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Hodgson Biologic
2 Klarides Village Drive
Box 205
Seymour, Connecticut


In Connecticut's
Naugatuck Valley

Late Summer 2011

Late Summer 2011
South Gardens, Summer 2011
After a lengthy hiatus, Hodgson Biologic is coming back around to bring you reports on what's happening, and ideas about what is possible for you and your gardens!

Since last year, much energy and effort has been put into getting the gardens in shape for being opened up for tours and classes. While it's not ready for prime time, it's really close - aiming for next spring, perhaps even late winter.

Here are some highlights of what's been done and what has happened:

*The ducks have grown into a fabulous flock of garden helpers! Abundant eggs and fertilizer are being produced, and the slug population has dropped precipitously! They have trained me as much or more as I have trained them. Look for upcoming classes on keeping ducks in the garden.

*A forest garden has been planted! Considering the how long it takes for a forest garden to mature, this is the height of optimism. After much consideration, we came to the conclusion that rather than expand our land holdings, we would make a change to the landscape by replacing some of the woodland with a small forest garden. This still leaves about seventy percent of the place wooded, and will add dwarf fruit trees, nut bushes and other edible and medicinal plants in a polyculture guild that grows together with plants supporting each other physically and biologically. We have already received rave reviews from hummingbirds, bees, and an eastern box turtle. (c:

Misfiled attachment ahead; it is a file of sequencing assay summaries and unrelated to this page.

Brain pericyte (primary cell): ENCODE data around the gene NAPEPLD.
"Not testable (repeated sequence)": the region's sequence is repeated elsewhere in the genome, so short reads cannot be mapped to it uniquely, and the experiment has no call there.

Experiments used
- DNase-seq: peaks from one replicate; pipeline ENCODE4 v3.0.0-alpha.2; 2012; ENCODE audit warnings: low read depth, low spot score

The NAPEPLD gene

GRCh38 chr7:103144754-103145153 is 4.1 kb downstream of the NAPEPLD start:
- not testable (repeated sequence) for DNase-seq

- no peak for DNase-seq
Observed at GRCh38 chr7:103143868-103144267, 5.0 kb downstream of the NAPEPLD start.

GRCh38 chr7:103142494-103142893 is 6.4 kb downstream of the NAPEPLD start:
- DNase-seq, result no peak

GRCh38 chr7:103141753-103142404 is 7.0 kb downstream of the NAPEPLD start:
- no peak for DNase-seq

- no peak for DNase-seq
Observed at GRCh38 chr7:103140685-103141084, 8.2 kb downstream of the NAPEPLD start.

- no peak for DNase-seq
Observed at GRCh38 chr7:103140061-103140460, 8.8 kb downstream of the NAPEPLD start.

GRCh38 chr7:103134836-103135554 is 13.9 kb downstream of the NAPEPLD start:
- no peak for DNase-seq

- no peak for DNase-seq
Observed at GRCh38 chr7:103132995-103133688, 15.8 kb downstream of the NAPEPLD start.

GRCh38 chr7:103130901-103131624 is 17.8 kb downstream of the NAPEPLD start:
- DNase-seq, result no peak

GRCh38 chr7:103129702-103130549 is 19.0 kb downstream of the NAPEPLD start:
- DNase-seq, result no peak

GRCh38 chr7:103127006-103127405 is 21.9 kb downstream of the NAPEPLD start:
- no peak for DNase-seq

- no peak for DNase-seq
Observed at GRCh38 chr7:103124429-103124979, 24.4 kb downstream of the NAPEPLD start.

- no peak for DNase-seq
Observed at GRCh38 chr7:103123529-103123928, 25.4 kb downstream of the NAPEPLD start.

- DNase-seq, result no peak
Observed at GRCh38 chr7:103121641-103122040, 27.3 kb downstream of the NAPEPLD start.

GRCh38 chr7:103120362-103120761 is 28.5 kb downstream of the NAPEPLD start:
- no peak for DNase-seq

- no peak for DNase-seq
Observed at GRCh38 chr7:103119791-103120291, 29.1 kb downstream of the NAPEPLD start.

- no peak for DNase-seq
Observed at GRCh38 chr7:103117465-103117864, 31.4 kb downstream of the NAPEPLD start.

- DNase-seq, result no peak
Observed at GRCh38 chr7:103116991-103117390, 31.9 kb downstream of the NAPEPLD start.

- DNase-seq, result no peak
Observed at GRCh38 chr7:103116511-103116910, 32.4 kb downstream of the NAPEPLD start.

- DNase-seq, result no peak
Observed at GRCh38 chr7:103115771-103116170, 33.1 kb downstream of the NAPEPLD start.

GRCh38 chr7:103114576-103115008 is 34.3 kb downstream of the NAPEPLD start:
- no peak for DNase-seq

*The male kiwi flowered for the first time - six tiny white flowers - and we have a few dozen kiwis growing on the female. They should ripen by October. We also had a cedar post support built for the kiwis - the female, at about six years old, is getting pretty big, and hoisting her and the male's vines up and over the cedar posts should help reduce their susceptibility to fungal infections and make it easier to gather fruit.

*The arrival of the red lily leaf beetle. Drat! Last summer was the first visit, and by the time we realized what we had, some damage had been done. On the up side, this year we knew what to look for, and with daily scouting and my loss of squeamishness about crushing beetles with my fingers (ick), we had very little damage, and not that much cold blooded beetle crushing to do. The lilies were absolutely delicious looking this year!

*Abundant comfrey now grows in the tea garden. While there is some debate about the use of comfrey internally, it is certainly a medicinal plant worth considering for topical use, as it is purported to assist healing. It is also known as a living mulch for trees and shrubs, a way to charge up the compost, and is a dandy soil amendment in the form of tea (applied lukewarm of course), which I use especially for my tomato plants. Some use it as part of their livestock forage. Note: there are different varieties of comfrey, and if not managed properly, may spread more than you want it to, so think carefully before you buy and plant it.